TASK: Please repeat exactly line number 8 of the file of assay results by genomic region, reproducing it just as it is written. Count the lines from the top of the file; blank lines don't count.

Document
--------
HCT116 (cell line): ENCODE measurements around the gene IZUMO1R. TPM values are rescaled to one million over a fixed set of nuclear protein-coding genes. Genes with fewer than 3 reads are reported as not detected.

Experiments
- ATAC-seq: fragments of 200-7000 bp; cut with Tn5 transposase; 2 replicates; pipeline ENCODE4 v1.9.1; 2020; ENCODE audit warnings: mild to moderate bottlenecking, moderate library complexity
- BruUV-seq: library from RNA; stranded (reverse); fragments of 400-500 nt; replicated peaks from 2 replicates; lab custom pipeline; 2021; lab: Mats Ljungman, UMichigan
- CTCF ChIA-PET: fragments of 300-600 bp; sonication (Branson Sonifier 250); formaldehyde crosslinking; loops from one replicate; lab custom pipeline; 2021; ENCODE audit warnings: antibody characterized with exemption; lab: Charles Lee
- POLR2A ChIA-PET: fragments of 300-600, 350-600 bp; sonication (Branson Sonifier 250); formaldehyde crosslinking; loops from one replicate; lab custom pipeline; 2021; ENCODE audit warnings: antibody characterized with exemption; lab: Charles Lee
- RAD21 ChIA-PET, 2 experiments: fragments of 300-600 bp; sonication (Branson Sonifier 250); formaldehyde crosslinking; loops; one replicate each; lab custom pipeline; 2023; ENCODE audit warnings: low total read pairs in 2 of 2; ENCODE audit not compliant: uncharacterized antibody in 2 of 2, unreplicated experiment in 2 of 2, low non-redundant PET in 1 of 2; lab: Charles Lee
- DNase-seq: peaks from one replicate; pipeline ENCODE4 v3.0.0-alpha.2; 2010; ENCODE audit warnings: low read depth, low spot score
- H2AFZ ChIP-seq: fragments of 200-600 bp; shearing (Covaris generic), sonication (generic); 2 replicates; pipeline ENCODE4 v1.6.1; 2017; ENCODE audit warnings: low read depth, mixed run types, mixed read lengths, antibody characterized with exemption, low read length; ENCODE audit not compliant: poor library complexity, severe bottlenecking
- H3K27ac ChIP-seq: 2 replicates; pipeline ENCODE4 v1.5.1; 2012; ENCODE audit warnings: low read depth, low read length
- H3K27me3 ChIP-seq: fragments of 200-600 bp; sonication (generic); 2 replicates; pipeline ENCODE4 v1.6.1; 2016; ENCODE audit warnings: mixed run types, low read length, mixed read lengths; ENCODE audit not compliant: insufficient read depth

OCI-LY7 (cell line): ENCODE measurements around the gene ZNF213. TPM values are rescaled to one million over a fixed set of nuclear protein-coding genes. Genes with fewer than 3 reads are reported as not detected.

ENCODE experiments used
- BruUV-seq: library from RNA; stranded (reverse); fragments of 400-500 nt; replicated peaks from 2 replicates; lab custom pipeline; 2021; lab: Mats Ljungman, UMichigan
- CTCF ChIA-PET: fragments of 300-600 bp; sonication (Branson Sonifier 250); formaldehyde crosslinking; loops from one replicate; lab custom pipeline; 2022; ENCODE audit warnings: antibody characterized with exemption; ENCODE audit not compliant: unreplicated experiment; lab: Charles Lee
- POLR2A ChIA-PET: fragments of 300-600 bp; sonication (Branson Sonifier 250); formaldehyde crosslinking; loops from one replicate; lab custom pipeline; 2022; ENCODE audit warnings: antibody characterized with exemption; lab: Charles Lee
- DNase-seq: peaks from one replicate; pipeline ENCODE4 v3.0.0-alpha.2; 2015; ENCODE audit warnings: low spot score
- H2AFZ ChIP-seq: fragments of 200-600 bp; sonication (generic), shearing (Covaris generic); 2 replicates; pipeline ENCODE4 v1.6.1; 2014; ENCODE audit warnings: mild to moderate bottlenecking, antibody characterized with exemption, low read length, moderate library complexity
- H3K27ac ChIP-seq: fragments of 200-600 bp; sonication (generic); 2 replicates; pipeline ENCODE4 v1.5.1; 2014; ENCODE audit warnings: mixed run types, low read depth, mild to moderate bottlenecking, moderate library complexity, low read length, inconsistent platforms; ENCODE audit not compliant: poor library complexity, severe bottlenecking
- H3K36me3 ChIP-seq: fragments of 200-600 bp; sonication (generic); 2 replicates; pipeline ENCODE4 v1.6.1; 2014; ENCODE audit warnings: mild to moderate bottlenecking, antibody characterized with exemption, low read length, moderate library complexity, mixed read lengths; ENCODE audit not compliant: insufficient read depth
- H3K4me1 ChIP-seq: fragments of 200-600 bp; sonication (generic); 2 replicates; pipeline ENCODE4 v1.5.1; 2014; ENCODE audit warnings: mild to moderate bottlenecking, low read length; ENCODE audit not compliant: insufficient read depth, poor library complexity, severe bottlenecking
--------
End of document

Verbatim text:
- DNase-seq: peaks from one replicate; pipeline ENCODE4 v3.0.0-alpha.2; 2010; ENCODE audit warnings: low read depth, low spot score